Friday, November 27, 2009

Not in Kansas Anymore

Why are we surprised that unemployment continues to rise? Why do we expect the GOVERNMENT to do something about it?

We've spent the last 200 years mechanizing and automating everything possible. Substituting fossil fuels for human labor and computer circuits for cogitation. "Labor-saving" has become "labor-destroying". Yet it never occurs to us that there could be such a thing as too much productivity.

As James Howard Kunstler says, “It’s all good”…as long as the economy keeps growing every year. But planet Earth ain’t getting any bigger. The highest-quality, most easily extracted resources are gone, and now we’re strip-mining an Arizona-sized chunk of Canadian forest for tarry goo, and even thinking about scraping the barrel at 25,000 feet below sea level. How do you spell “desperation”?

Plus there are limits to how much credit you can vacuum out of the future to jack up present consumption. So when people get frugal, when hundreds of millions of Americans wake up and realize that we don’t really need all the junk we’re buying, unemployment skyrockets. People are terrified that no one else needs them. With good reason. Decade after decade, our economy has “decided” that more and more of the essential jobs should be done by machines.

As citizens, we sure as the devil don’t ACT like we want other Americans to have jobs. Except we’re not citizens anymore – we’re cogs in the economy. As consumers our fidelity is to the lowest prices – getting as much as possible for as little as possible – flaunting our wealth – dying with the most toys. As investors we want the highest rate of return. If these things are incompatible with living wages, health care, honoring pension obligations, supporting local communities…well to hell with them. We’re rational, after all.

But what about good-old-fashioned self-reliance? Right. These days we don’t even want to employ our own legs to get from “a” to “b”. Of course it doesn’t help that 50+ years of Happy Motoring has destroyed pedestrian-oriented, transit-supportive communities.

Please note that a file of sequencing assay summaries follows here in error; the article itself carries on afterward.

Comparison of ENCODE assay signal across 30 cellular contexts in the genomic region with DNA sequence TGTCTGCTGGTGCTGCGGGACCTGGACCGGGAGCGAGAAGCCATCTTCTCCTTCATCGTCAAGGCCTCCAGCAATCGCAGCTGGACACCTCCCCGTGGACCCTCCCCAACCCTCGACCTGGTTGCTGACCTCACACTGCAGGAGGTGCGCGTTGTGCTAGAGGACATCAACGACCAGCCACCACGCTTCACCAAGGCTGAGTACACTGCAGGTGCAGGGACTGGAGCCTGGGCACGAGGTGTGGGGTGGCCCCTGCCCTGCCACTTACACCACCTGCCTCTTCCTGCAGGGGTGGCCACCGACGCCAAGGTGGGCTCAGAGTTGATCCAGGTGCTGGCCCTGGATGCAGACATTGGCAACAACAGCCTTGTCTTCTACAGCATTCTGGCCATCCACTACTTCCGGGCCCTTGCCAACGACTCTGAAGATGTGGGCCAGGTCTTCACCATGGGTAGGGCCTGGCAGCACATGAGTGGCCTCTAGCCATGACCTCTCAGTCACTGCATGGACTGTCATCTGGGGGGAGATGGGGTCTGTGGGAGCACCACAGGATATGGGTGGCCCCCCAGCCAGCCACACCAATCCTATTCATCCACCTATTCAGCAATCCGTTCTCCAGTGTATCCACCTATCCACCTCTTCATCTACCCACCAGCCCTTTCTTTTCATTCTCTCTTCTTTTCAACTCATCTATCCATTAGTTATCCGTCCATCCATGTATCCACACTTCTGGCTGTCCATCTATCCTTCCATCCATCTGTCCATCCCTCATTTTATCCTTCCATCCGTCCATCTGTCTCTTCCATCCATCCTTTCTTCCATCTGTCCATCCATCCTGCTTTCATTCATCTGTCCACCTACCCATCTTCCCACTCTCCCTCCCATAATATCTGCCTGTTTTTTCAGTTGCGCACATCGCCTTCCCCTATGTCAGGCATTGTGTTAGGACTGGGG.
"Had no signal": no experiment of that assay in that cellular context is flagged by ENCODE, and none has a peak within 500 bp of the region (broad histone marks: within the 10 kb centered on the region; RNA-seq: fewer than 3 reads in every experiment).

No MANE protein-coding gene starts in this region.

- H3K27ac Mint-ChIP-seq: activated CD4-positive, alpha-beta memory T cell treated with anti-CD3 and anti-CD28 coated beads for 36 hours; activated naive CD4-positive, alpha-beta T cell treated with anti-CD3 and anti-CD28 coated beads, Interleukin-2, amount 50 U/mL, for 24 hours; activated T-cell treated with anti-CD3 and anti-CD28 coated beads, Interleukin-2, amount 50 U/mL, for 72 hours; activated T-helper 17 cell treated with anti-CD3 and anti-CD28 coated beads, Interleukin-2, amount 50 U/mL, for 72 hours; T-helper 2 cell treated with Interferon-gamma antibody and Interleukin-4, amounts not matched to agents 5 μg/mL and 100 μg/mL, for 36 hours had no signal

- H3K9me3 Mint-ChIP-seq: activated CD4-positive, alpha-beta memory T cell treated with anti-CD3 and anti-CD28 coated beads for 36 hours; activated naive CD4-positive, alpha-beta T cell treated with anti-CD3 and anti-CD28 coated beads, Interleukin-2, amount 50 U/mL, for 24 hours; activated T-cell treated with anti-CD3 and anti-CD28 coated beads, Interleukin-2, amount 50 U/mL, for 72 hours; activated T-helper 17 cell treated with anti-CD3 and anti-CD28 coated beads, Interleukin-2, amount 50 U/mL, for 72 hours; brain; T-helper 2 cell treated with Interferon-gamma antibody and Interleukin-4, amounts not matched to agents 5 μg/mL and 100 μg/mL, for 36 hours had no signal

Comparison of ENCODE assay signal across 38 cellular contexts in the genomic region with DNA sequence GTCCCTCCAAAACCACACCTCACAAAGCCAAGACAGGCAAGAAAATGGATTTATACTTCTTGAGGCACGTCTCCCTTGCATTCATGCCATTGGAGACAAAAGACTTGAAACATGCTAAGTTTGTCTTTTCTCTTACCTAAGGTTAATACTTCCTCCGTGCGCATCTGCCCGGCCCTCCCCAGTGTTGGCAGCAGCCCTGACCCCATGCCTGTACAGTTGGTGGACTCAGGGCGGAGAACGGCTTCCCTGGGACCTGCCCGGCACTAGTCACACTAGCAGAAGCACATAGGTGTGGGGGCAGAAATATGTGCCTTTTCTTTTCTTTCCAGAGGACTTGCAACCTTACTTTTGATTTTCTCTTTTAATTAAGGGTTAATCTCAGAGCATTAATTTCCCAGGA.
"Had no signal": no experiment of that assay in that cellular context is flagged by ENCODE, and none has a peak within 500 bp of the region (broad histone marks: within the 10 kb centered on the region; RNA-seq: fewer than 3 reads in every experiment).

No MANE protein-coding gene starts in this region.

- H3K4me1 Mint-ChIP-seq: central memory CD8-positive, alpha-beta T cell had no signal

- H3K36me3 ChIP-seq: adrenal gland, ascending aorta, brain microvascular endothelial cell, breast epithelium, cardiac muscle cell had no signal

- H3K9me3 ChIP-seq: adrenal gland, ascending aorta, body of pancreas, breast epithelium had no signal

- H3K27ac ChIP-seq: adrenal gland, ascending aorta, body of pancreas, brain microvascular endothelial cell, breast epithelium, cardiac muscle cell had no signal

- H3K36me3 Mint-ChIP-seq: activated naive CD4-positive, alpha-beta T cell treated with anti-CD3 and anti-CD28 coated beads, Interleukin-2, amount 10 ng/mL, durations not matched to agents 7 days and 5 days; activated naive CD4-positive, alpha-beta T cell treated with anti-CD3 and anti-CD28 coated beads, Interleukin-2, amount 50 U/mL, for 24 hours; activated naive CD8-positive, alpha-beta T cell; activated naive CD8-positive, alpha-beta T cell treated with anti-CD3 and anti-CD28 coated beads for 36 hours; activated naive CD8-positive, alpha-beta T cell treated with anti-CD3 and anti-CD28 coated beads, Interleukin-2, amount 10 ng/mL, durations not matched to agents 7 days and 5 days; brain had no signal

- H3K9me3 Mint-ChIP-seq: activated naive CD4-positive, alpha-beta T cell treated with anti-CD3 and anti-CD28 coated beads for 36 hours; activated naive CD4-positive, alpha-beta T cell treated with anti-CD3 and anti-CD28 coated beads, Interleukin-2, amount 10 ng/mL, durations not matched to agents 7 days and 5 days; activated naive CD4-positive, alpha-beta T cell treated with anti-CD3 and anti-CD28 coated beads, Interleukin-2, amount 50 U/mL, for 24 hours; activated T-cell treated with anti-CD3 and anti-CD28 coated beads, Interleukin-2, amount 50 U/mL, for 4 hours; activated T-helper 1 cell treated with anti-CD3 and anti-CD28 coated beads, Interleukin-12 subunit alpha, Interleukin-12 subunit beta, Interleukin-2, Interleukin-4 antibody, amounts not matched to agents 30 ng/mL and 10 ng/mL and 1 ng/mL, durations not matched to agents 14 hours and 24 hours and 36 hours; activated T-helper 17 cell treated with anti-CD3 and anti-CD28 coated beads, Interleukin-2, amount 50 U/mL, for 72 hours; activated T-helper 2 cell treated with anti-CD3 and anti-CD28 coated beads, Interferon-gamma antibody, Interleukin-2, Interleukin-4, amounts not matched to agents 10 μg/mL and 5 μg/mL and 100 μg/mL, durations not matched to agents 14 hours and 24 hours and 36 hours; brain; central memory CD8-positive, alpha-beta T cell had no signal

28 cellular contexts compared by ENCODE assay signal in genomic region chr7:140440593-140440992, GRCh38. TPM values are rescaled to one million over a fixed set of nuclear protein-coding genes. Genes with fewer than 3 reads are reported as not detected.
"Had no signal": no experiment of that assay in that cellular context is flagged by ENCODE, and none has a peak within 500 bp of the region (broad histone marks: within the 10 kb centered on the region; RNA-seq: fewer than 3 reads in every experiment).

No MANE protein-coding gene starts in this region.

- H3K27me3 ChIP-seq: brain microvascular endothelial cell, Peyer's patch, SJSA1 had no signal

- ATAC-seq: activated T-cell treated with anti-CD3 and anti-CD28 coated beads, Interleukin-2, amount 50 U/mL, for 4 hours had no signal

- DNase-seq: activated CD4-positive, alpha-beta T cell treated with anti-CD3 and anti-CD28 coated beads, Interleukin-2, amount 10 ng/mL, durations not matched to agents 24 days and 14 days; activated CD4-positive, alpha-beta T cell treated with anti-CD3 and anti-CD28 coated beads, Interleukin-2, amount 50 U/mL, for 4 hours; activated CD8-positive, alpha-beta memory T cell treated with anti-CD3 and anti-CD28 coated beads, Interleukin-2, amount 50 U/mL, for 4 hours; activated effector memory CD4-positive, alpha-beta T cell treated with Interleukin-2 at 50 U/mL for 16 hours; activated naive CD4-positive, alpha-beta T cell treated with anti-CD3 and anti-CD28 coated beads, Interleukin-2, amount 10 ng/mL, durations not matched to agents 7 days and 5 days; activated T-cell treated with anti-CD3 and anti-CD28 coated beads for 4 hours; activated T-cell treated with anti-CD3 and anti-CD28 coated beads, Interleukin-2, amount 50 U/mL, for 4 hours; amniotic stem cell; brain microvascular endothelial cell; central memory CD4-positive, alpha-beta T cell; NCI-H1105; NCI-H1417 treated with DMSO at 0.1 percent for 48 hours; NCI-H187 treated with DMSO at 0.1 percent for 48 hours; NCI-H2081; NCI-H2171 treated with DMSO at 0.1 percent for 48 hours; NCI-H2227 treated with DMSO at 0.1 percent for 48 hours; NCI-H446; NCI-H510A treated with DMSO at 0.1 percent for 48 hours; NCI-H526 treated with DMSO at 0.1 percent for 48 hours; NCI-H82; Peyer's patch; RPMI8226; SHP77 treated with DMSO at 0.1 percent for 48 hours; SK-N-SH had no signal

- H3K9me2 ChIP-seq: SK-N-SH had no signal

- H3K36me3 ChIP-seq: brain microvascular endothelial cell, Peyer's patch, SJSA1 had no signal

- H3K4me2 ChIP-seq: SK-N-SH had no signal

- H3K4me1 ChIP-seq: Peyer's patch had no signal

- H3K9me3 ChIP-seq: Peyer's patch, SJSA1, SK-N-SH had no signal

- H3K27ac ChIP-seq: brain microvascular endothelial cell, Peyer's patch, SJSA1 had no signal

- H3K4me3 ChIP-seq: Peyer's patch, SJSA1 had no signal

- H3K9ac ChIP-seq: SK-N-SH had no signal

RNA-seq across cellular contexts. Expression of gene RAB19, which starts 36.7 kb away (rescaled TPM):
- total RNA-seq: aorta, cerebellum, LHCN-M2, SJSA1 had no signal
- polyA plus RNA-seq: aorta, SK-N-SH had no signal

Yes, Greenspan and his disciples are clueless. But so are people who think that with a dose of hard reality – and if only the government stops “interfering” – the economy will eventually turn around and grow and everything will be OK again.

Sorry, we ain’t in Kansas anymore.

Sunday, November 8, 2009

Willful Ignorance

Ask yourself why so many of us expect "the government" to compensate for jobs lost to increases in labor productivity (i.e. output of a good or service per unit input of labor.) Ask how it is possible we CELEBRATE increases in labor productivity even as we cringe at rising unemployment. Just how stupid are we?

And what about those of us who believe the biophysical limitations of Earth all but guarantee that Mankind's consumption of resources will soon shrink, and shrink dramatically? Who have concluded from the recent financial crisis that we have substantially exceeded our powers to vacuum ever-more credit from the future in order to stimulate ever-higher consumption in the present? Who recognize that marginal increases in material consumption throughout much of the industrialized world often have a NEGATIVE correlation with human well-being?

Is there any chance that we-the-consumers and we-the-investors will be willing to shift our fidelities from the lowest prices and highest rates of return to intentional, meaningful, fulfilling employment for one-another…and for ourselves? Doesn't our love affair with the automobile prove that we don't even want to employ our own legs?

What shall become of human employment in a future of limits? If the means of production are not widely held, what will be the fate of those who own little or none of it? Is a Darwinian economic religion compatible with love for one another? And even if all these other factors could be overcome, are our human natures suited for life without needful labor?